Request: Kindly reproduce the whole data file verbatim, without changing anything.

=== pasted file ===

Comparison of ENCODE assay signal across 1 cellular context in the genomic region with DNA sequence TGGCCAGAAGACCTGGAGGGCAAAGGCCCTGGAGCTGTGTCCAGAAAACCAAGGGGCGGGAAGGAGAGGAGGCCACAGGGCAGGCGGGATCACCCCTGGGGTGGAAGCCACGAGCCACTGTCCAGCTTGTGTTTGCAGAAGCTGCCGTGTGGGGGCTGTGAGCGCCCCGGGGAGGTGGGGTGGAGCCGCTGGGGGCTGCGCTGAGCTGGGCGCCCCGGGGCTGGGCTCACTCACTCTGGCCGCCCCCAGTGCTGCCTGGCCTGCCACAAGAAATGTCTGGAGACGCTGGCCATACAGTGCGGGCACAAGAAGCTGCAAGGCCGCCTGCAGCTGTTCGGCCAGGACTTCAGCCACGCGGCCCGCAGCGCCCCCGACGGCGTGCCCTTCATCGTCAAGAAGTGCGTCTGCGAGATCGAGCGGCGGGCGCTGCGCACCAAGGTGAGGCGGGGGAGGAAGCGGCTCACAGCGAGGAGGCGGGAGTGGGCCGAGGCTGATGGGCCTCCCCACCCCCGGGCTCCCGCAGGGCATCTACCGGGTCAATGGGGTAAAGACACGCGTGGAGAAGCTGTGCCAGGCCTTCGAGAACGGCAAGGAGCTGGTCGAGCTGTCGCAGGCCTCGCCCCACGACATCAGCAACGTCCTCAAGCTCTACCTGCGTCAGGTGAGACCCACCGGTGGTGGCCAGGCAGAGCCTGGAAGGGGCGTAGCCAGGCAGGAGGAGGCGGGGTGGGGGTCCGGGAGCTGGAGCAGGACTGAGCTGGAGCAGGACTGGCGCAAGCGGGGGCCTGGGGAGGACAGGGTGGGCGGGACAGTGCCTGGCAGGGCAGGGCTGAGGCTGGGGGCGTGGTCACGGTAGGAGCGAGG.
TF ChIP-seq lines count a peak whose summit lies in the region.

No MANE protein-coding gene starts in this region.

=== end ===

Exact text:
Comparison of ENCODE assay signal across 1 cellular context in the genomic region with DNA sequence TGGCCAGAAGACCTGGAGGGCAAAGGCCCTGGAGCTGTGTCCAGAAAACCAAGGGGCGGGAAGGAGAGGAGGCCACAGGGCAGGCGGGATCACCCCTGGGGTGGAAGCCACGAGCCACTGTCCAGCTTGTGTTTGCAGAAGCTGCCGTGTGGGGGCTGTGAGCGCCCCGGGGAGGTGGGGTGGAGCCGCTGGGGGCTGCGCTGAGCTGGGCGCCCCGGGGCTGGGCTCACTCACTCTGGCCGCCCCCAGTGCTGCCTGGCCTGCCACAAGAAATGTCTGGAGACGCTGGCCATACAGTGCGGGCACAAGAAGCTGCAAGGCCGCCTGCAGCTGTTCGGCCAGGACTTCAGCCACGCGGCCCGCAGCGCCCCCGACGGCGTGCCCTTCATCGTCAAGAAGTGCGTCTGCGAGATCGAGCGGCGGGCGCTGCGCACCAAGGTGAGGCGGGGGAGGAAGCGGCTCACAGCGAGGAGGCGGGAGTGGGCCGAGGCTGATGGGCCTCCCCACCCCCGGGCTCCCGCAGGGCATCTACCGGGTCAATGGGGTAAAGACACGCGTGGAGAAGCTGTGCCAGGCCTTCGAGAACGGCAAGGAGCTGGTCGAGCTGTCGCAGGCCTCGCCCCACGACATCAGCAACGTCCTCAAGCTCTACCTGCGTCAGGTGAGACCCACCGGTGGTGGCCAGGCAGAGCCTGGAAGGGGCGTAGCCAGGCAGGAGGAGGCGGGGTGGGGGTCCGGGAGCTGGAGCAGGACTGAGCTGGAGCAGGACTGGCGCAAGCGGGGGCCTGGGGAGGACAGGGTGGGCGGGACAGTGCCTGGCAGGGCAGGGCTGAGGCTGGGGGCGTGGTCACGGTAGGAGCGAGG.
TF ChIP-seq lines count a peak whose summit lies in the region.

No MANE protein-coding gene starts in this region.